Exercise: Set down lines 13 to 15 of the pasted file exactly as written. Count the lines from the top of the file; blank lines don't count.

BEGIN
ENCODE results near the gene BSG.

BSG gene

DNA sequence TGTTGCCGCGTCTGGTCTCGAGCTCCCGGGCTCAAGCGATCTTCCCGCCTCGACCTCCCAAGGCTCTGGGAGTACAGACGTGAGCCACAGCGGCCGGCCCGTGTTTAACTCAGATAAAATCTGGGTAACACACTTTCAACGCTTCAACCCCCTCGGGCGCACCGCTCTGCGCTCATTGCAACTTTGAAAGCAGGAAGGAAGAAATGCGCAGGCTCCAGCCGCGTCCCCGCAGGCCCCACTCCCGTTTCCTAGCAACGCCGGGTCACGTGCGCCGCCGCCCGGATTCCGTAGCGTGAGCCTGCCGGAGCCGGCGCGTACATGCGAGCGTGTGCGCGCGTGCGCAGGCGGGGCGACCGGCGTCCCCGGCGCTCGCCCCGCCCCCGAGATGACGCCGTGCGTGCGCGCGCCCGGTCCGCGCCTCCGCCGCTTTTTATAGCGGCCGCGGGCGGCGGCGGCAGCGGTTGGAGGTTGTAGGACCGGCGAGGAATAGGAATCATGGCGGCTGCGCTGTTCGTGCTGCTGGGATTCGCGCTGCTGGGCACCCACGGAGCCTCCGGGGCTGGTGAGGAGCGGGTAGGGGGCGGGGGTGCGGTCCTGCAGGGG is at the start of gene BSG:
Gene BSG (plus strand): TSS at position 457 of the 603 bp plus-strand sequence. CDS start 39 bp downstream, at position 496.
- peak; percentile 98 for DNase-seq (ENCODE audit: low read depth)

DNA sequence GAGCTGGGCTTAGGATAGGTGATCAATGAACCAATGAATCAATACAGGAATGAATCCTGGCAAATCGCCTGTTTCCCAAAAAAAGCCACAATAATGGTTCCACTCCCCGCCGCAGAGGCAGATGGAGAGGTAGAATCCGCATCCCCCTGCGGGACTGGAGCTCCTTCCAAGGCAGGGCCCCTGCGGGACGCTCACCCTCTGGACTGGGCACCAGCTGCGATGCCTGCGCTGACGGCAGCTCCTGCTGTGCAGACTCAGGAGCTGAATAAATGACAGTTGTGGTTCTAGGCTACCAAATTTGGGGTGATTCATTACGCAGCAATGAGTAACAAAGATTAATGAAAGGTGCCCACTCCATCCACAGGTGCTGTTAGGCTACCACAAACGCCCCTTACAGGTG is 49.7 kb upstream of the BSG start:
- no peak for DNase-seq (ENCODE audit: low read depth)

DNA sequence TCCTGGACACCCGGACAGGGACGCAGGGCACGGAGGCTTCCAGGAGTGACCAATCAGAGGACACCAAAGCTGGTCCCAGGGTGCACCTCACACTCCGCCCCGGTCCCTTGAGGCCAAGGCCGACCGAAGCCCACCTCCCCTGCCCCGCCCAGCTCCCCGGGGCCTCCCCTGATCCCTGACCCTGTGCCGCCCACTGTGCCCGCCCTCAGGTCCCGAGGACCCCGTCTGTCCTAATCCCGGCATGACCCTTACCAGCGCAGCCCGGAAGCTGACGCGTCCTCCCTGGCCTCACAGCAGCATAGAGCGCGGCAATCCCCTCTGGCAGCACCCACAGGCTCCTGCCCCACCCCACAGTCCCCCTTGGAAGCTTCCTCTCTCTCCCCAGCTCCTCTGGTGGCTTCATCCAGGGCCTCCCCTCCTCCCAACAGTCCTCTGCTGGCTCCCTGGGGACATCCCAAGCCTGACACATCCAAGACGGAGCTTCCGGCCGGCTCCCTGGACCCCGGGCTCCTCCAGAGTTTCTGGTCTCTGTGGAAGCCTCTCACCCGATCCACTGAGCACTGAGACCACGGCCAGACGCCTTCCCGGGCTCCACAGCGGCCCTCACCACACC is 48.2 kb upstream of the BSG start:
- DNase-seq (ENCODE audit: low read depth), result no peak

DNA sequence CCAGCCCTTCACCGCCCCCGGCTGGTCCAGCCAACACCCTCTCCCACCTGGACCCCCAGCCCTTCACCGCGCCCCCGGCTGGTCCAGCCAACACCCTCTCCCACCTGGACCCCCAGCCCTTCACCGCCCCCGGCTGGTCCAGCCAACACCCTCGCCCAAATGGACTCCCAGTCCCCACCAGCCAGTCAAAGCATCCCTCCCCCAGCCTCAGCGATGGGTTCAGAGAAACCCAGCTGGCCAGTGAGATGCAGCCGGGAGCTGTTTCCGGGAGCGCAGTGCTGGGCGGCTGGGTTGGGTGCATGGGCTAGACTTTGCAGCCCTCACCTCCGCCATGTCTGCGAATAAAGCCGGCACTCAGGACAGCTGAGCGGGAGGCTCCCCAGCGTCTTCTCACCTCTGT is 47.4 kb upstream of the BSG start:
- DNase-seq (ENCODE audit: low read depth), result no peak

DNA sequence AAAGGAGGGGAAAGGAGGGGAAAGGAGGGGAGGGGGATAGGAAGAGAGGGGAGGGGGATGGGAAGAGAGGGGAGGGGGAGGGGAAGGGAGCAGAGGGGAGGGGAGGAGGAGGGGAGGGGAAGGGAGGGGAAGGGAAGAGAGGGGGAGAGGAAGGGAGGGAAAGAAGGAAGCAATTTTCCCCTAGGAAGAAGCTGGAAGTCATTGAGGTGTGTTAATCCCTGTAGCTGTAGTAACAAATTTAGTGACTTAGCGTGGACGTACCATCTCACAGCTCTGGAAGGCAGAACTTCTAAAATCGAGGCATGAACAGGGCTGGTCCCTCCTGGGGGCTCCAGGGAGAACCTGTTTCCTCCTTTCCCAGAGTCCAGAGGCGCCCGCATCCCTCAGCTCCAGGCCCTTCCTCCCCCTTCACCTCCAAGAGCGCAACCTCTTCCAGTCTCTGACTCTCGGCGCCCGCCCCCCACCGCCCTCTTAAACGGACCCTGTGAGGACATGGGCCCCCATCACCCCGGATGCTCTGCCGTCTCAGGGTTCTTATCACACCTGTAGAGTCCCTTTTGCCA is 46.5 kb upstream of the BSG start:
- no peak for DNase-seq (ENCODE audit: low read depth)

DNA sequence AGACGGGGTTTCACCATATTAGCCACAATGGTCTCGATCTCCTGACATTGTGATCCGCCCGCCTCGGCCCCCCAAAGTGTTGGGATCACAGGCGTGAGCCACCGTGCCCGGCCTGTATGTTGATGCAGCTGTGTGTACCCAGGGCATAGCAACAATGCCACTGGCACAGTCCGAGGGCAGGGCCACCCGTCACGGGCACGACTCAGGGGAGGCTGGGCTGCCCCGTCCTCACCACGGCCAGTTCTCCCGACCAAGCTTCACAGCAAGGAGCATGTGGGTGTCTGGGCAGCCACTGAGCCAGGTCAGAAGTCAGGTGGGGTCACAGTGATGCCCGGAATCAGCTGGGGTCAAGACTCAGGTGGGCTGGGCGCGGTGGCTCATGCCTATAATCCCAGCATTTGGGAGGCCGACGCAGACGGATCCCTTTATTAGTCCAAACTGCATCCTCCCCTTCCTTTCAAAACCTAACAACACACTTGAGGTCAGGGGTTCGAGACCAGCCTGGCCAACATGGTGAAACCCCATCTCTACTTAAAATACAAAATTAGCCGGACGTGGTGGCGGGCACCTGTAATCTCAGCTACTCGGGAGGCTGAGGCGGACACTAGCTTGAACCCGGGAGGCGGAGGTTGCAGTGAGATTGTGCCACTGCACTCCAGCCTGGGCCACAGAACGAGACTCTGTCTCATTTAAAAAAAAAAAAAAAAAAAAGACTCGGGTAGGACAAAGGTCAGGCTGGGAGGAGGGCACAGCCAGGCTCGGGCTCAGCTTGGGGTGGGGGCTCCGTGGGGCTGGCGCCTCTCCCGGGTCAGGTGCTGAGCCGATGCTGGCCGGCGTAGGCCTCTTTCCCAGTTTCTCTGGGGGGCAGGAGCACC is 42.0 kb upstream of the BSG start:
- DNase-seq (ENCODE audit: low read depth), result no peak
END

- no peak for DNase-seq (ENCODE audit: low read depth)

DNA sequence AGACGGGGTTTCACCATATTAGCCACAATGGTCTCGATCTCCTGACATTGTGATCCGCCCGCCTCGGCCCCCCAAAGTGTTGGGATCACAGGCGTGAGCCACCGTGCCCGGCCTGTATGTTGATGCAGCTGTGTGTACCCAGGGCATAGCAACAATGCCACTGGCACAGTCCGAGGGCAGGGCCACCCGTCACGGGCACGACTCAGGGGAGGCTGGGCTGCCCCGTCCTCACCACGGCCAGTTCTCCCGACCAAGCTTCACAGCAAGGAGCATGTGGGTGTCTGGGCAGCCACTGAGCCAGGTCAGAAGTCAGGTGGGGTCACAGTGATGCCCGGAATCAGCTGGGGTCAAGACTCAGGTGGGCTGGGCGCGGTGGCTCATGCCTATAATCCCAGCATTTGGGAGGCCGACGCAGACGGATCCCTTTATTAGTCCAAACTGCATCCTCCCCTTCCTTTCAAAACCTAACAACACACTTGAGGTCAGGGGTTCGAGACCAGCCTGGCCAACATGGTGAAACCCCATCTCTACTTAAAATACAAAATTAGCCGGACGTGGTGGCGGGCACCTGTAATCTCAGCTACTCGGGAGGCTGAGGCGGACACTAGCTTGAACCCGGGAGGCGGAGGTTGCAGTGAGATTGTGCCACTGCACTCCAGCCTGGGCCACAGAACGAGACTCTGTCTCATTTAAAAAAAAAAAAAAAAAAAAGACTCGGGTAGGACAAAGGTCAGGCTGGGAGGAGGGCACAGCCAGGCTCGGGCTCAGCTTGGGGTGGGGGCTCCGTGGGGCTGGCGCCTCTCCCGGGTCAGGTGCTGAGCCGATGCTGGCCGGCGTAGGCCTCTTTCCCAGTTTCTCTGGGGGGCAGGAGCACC is 42.0 kb upstream of the BSG start:
- DNase-seq (ENCODE audit: low read depth), result no peak